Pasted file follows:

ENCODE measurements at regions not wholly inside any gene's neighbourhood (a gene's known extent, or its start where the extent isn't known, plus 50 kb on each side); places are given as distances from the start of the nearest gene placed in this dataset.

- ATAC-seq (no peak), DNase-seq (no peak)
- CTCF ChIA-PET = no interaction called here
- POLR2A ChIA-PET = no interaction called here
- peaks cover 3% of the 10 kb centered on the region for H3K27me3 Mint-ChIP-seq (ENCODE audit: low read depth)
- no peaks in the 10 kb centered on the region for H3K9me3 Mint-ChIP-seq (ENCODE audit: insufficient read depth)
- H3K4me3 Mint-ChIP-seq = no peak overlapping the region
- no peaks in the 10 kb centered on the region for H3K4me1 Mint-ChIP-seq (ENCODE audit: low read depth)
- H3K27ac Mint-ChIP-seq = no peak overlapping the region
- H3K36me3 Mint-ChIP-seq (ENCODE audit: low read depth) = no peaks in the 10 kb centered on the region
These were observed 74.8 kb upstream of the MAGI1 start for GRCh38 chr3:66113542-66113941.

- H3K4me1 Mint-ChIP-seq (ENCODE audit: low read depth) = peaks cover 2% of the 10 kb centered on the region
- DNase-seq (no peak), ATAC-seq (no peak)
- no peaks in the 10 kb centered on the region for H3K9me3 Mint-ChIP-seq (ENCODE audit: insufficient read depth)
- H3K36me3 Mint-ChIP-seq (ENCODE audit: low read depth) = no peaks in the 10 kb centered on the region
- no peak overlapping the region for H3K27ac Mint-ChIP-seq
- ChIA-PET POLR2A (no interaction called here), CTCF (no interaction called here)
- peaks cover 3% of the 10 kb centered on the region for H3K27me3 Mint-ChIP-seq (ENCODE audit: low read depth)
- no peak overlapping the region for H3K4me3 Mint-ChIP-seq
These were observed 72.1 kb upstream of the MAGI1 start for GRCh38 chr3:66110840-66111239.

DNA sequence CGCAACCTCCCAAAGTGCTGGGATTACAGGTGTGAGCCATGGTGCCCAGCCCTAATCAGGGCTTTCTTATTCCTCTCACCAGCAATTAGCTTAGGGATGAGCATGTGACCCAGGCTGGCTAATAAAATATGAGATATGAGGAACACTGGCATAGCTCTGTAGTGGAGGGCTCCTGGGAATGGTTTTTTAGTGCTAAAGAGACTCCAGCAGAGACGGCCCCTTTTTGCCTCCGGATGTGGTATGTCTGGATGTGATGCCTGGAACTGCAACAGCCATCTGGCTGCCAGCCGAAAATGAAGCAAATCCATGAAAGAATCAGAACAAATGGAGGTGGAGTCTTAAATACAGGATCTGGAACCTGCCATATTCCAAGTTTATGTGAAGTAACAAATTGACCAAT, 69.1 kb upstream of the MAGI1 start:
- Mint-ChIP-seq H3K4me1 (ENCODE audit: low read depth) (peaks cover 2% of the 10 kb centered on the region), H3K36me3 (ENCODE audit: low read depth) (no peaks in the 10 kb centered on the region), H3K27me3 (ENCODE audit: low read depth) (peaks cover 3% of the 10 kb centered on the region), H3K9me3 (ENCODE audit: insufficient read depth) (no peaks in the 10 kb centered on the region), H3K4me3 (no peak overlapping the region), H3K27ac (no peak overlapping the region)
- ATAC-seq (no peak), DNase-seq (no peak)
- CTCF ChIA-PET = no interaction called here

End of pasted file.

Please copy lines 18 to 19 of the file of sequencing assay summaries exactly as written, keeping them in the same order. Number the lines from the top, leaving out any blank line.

- peaks cover 3% of the 10 kb centered on the region for H3K27me3 Mint-ChIP-seq (ENCODE audit: low read depth)
- no peak overlapping the region for H3K4me3 Mint-ChIP-seq